It’s Time to Ask Kenney to Show Us the Money

Alberta’s Minister of Education, Adriana LaGrange, has faced constant questions from the Opposition in the Legislature about funding for the K-12 system. The Calgary Board of Education said they were bracing for cuts and other school boards across the province were as well. On Monday, Finance Minister Travis Toews stated new enrollment would be fully funded

We’re only into our third week of the new government’s Spring/Summer session and it’s great news there won’t be cuts to education this fall. But it’s time to ask Kenney to show us the money. 

In the last three weeks, Kenney’s government has passed two bills to decrease Alberta’s revenue. Bill 1, the “Carbon Tax Repeal Act“, or as I deemed it the “Our Province Isn’t Burning, That’s Fake News Act”, cut almost $2 billion in government revenue, or 1/4 of the cost of K-12 education in Alberta.

The second bill, Bill 3, the “Job Creation Tax Cut Act“, or as I prefer to call it, the “We Don’t Have Money For Public Services Act”, aims to decrease corporate taxes in Alberta from 12% to 8% over the next four years. That’s 25%.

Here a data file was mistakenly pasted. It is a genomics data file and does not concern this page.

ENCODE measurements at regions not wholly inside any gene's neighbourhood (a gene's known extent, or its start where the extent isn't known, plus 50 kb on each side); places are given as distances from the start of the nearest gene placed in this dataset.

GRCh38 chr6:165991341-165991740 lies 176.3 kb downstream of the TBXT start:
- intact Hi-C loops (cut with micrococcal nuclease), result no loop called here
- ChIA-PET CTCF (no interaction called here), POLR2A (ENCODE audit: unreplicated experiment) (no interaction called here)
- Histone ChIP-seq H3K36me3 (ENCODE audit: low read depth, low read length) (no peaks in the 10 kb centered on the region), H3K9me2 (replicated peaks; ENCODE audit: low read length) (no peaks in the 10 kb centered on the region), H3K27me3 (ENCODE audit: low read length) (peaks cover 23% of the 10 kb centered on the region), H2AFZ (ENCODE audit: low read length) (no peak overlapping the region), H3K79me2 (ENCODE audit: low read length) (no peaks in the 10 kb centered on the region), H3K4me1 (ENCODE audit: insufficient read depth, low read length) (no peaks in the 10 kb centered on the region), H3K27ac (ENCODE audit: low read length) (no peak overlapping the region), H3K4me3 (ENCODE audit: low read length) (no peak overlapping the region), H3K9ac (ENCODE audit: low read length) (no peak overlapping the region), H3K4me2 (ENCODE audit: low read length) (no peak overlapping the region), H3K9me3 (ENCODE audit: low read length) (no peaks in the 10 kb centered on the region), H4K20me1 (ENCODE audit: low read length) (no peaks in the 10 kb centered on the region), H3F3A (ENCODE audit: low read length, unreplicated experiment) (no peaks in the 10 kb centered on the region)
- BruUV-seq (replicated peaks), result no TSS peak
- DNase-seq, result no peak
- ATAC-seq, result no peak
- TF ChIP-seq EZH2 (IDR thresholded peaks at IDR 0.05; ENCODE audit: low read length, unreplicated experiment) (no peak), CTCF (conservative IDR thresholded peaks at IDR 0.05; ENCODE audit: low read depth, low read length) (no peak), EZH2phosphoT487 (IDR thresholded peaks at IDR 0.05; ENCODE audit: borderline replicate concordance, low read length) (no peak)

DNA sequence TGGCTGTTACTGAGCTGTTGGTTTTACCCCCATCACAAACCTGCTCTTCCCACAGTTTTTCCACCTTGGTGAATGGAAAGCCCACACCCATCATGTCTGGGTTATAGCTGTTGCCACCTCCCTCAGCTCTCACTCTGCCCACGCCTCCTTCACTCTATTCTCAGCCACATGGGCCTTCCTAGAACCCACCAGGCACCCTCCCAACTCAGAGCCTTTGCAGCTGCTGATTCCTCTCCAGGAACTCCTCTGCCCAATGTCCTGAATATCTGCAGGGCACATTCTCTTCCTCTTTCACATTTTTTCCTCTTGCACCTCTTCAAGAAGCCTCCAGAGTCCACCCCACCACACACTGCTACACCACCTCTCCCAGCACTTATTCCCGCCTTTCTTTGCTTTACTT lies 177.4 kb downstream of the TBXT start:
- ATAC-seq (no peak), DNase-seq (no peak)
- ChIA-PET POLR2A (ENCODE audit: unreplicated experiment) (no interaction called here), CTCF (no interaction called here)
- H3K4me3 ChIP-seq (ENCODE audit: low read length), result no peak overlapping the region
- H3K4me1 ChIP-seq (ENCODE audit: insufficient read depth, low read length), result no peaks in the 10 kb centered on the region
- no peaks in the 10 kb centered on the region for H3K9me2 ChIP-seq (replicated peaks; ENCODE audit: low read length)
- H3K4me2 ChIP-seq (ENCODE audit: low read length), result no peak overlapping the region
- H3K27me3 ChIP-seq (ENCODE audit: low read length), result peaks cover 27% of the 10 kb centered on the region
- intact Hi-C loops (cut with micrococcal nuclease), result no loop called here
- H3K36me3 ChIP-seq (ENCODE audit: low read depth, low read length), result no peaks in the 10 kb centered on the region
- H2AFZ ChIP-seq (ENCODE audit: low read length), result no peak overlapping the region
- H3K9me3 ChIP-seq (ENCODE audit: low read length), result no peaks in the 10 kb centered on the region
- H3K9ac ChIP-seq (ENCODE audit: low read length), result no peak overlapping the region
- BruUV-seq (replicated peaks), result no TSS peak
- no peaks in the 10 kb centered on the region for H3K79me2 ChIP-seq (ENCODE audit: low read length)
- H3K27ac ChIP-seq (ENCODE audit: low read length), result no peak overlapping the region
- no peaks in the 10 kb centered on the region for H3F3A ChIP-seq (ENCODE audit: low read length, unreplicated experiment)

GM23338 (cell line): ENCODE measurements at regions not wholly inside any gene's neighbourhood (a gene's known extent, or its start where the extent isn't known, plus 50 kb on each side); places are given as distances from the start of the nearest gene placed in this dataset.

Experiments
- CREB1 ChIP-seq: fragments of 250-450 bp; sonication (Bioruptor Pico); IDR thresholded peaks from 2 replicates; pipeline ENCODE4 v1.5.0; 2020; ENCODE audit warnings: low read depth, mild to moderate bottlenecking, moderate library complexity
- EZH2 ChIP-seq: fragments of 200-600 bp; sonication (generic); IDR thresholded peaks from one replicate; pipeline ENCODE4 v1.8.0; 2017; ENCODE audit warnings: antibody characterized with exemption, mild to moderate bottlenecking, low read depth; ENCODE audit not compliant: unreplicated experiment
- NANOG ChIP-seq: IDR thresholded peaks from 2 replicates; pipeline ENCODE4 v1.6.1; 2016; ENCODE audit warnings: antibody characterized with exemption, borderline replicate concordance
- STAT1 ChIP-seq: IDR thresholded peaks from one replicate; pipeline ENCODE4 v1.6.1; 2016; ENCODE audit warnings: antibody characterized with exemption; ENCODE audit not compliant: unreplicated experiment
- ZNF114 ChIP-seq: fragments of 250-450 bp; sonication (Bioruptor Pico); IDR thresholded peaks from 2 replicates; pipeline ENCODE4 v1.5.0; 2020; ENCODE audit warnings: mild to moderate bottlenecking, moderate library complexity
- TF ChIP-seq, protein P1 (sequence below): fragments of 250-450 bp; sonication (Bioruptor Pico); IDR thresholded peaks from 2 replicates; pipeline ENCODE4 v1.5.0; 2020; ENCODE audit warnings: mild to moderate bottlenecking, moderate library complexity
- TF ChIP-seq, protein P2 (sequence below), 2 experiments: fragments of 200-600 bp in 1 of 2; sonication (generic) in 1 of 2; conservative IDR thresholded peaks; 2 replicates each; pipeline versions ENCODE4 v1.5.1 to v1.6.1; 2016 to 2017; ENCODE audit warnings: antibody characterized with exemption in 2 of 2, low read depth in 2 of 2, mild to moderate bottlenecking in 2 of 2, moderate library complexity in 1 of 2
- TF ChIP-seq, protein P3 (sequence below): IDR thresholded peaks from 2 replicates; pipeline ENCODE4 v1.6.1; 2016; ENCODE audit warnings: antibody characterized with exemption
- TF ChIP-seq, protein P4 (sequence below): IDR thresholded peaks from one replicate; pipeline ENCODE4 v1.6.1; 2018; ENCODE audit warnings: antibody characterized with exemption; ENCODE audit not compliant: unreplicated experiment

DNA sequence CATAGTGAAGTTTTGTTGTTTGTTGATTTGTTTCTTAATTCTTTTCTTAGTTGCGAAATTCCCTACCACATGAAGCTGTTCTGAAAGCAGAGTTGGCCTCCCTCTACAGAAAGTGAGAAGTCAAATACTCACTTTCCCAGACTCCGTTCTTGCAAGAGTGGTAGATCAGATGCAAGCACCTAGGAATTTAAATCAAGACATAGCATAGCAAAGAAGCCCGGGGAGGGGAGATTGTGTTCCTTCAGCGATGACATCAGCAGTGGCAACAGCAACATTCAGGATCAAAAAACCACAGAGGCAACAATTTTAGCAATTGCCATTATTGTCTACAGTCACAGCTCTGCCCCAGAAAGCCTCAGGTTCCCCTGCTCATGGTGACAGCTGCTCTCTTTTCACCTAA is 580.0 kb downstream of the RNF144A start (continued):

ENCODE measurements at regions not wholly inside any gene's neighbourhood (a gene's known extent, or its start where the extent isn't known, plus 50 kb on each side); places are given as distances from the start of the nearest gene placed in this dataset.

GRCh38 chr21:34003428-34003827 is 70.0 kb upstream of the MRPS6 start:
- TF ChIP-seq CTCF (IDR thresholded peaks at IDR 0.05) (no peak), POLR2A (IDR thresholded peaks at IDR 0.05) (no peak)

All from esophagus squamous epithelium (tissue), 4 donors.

Assuredly, corporate taxes aren’t a strong money maker in Alberta. Taxes are based on profits and Alberta hasn’t seen a lot of those over the past four years. In 2017-18, corporate taxes brought in $3.44 billion. To put that in perspective, income taxes raised $10 billion and “other taxes” such as tobacco, carbon, gas etc brought in $6.5 billion. All things considered, a 25% decrease in corporate tax revenue is still a lot of money; $860 million, to be exact. Less than half of the carbon tax revenue but not exactly petty cash.

Kenney promised not only to balance the budget, which had a $7 billion dollar hole in it before he cut revenue, but to have a $714 million dollar budge surplus by 2023. Fancy those numbers, pulled randomly out of one’s nether regions.

Subtract the carbon tax revenue and the corporate income tax revenue and he’s upped the operating deficit to $9 billion. If they’re going to fully fund enrollment in Alberta schools, that’s an increase in funding for K-12 schools. So where is the money going to come from? 

A plurality of Albertans believed a Conservative government would be the answer to investment, and jobs, but oil prices don’t have favourite governments. Investment was supposed to increase this year but is instead entering what is called a “bear” market. Bulls charge ahead, bears sit down and can’t be moved. 

If oil prices don’t rebound, oil investment in Alberta is very unlikely to increase. If investment doesn’t increase, Alberta’s “over 170,000” unemployed will still have no well-paying oil jobs for the taking. So I ask again, Kenney, show us the money. 

This post is based on fact.

Deirdre Mitchell-MacLean

contact: dmaclean@countersign.ca

Twitter: @Mitchell_AB for all the commentary, @thisweekinAB for posts.  

 

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